BG motors with field-oriented control
13 September 2018
The integration of the power electronics in a brushless DC motor (BG motor) not only enables the motor to be controlled in a very simple and elegant manner, but also offers a large number of control algorithms that can be implemented, writes Dr. Bruno Basler, head of R&D predevelopment at Dunkermotoren.
The state of the art is field-oriented control (FOC), based on the mathematical description of the motor and the conversion of alternating quantities into direct quantities. The FOC offers advantages for power electronics, improves the dynamic behaviour and delivers optimum torque.
From the control engineering point of view, the FOC is comparable to the control of a brushed DC motor. The typical behavior of a brushed DC motor (GR motor) is achieved by decoupling magnetic flux and torque. The basic concept of the FOC is the consideration of temporal momentary values. Thus, the electrical alternating variables of a three-phase motor are not treated as fixed in space but rotate with the rotor. This means that the three phase currents measured at the stator are converted into rotor coordinates. Since the reference system is static, the controller can operate with direct current quantities instead of alternating quantities.
The direct quantities are divided into a field-forming (d) and a torque-forming (q) component. Since the magnetic flux in the air gap is generated exclusively by the permanent excitation, the stator currents have virtually no flux-forming components. Due to the surface magnets of the rotor, the setpoint for the field-forming current (Id) is set to zero. The output of the current controller represents the reference voltages in the rotor coordinates. To control the three-phase stator current, the FOC algorithm generates a three-phase voltage vector. The basis for this is the conversion of the rotor fixed d/q values into stator fixed α/β values. The conversion of the physical current into a rotation vector using the Clarke and Park transformations turns the torque and the magnetic flux into time-independent variables. An extended proportional-integral (PI) controller with the proportional gain and reset time parameters is used as the control algorithm. These parameters depend on the motor inductance, the winding resistance and the complete signal processing chain.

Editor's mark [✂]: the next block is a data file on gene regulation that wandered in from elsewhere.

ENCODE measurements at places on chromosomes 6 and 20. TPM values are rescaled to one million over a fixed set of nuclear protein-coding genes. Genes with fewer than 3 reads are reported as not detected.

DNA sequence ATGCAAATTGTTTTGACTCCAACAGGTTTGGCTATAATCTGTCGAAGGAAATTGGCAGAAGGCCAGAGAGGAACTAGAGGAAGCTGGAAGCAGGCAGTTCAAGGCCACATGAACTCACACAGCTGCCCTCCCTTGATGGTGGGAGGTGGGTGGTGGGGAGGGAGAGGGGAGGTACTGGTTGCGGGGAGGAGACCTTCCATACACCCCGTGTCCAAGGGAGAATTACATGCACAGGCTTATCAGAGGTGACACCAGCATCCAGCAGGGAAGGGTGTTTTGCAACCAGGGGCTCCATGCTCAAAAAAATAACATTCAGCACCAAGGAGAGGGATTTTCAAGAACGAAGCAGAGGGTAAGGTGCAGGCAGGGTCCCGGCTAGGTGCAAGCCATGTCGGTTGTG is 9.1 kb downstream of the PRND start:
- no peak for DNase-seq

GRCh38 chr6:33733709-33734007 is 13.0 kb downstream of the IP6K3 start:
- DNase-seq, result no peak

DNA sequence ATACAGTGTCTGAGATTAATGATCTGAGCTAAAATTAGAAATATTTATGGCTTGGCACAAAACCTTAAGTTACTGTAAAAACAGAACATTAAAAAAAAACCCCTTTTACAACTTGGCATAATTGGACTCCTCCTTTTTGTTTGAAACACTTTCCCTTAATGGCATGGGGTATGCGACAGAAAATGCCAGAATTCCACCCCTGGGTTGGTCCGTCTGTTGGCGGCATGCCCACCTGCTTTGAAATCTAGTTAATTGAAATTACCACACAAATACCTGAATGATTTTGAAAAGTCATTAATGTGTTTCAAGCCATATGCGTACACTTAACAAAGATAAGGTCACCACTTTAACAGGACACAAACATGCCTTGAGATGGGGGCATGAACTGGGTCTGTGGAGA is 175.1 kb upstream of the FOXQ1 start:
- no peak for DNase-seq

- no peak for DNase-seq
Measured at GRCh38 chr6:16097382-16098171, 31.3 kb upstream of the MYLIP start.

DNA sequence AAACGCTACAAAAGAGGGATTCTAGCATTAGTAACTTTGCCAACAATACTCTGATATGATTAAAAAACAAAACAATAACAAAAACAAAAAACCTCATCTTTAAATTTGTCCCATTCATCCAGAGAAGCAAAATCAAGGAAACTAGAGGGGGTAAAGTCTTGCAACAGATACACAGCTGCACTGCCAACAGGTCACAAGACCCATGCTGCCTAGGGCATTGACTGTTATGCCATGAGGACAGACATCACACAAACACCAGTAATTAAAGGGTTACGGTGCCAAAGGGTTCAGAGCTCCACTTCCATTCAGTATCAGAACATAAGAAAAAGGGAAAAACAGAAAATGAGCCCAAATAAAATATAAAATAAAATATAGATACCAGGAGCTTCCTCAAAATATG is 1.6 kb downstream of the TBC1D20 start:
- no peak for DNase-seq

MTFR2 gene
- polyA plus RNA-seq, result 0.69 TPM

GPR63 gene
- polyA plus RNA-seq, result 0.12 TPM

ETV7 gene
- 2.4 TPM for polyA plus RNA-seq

DC motors are designed in such a way that the magnetic flux in stator and rotor are offset by 90° to each other, whereby the motor generates maximum torque. FOC technology transforms motor currents into two-axis vectors that are comparable to those in a DC motor.
The process starts with a measurement of the three phase currents of the motor (i1, i2 and i3). Because the sum of the three current values is zero at all times, in practice only two of the three currents are measured and the value of the third current can be calculated from the measured values obtained. This results in an immediate reduction in hardware costs, as only two current sensors are required. With the information of the stator currents and the rotor angle, the values are transformed into a coordinate system in order to calculate the polar coordinates, consisting of magnitude and angle. This means that measured motor currents are mathematically transformed from a three-phase static reference system of the stator winding into a rotating reference system. The rotating system consisting of the d and the q component can be processed very easily by a PI controller. Similarly, the voltages to be applied to the motor are mathematically transferred from the d/q system of the rotor into a three-phase reference system. If a sinusoidal input current is supplied to the stator, a rotating magnetic flux is generated. The speed of the rotor is directly related to the rotating magnetic flux.
With the aid of pulse width modulation (PWM), the magnitude and angle values are converted into three-phase currents by controlling the inverter's high and low-side switches accordingly. With the FOC method, the PWM signals of the modulation are fed sinusoidally to the three-strand winding of the motor. Due to the basically finite switch-on and switch-off times of the power semiconductors, their control signals are artificially delayed in order not to cause a bridge short circuit when switching between positive and negative DC link voltage.